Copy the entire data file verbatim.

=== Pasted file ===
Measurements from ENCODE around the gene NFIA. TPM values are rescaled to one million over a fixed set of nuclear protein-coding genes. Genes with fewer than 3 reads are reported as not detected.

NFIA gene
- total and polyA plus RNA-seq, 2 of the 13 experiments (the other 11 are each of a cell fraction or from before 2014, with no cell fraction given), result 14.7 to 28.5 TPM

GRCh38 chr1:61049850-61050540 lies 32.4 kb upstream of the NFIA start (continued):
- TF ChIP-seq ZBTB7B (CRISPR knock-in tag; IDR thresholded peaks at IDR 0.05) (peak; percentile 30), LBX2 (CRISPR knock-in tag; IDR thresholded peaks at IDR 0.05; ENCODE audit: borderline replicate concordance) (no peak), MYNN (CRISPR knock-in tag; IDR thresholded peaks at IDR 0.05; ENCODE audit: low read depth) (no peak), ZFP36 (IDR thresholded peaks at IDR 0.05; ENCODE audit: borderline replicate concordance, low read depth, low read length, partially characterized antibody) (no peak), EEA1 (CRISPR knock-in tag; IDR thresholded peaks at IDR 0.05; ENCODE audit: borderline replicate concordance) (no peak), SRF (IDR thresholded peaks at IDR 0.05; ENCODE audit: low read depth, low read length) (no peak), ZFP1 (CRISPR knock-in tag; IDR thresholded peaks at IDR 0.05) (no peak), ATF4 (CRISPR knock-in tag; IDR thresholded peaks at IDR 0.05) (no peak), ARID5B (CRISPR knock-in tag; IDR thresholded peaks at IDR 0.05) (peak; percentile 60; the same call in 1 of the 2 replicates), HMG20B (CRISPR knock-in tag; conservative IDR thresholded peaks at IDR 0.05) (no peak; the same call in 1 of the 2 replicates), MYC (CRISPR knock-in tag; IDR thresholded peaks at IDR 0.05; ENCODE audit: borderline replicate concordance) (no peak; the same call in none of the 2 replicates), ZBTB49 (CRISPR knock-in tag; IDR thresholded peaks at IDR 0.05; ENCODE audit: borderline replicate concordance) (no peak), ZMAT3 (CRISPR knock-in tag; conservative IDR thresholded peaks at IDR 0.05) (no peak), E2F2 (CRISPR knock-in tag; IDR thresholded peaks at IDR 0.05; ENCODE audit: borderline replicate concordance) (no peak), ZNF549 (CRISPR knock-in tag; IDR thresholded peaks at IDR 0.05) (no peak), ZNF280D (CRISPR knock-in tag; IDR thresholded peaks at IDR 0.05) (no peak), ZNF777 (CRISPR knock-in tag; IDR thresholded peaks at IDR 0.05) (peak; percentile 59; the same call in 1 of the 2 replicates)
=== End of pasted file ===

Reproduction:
Measurements from ENCODE around the gene NFIA. TPM values are rescaled to one million over a fixed set of nuclear protein-coding genes. Genes with fewer than 3 reads are reported as not detected.

NFIA gene
- total and polyA plus RNA-seq, 2 of the 13 experiments (the other 11 are each of a cell fraction or from before 2014, with no cell fraction given), result 14.7 to 28.5 TPM

GRCh38 chr1:61049850-61050540 lies 32.4 kb upstream of the NFIA start (continued):
- TF ChIP-seq ZBTB7B (CRISPR knock-in tag; IDR thresholded peaks at IDR 0.05) (peak; percentile 30), LBX2 (CRISPR knock-in tag; IDR thresholded peaks at IDR 0.05; ENCODE audit: borderline replicate concordance) (no peak), MYNN (CRISPR knock-in tag; IDR thresholded peaks at IDR 0.05; ENCODE audit: low read depth) (no peak), ZFP36 (IDR thresholded peaks at IDR 0.05; ENCODE audit: borderline replicate concordance, low read depth, low read length, partially characterized antibody) (no peak), EEA1 (CRISPR knock-in tag; IDR thresholded peaks at IDR 0.05; ENCODE audit: borderline replicate concordance) (no peak), SRF (IDR thresholded peaks at IDR 0.05; ENCODE audit: low read depth, low read length) (no peak), ZFP1 (CRISPR knock-in tag; IDR thresholded peaks at IDR 0.05) (no peak), ATF4 (CRISPR knock-in tag; IDR thresholded peaks at IDR 0.05) (no peak), ARID5B (CRISPR knock-in tag; IDR thresholded peaks at IDR 0.05) (peak; percentile 60; the same call in 1 of the 2 replicates), HMG20B (CRISPR knock-in tag; conservative IDR thresholded peaks at IDR 0.05) (no peak; the same call in 1 of the 2 replicates), MYC (CRISPR knock-in tag; IDR thresholded peaks at IDR 0.05; ENCODE audit: borderline replicate concordance) (no peak; the same call in none of the 2 replicates), ZBTB49 (CRISPR knock-in tag; IDR thresholded peaks at IDR 0.05; ENCODE audit: borderline replicate concordance) (no peak), ZMAT3 (CRISPR knock-in tag; conservative IDR thresholded peaks at IDR 0.05) (no peak), E2F2 (CRISPR knock-in tag; IDR thresholded peaks at IDR 0.05; ENCODE audit: borderline replicate concordance) (no peak), ZNF549 (CRISPR knock-in tag; IDR thresholded peaks at IDR 0.05) (no peak), ZNF280D (CRISPR knock-in tag; IDR thresholded peaks at IDR 0.05) (no peak), ZNF777 (CRISPR knock-in tag; IDR thresholded peaks at IDR 0.05) (peak; percentile 59; the same call in 1 of the 2 replicates)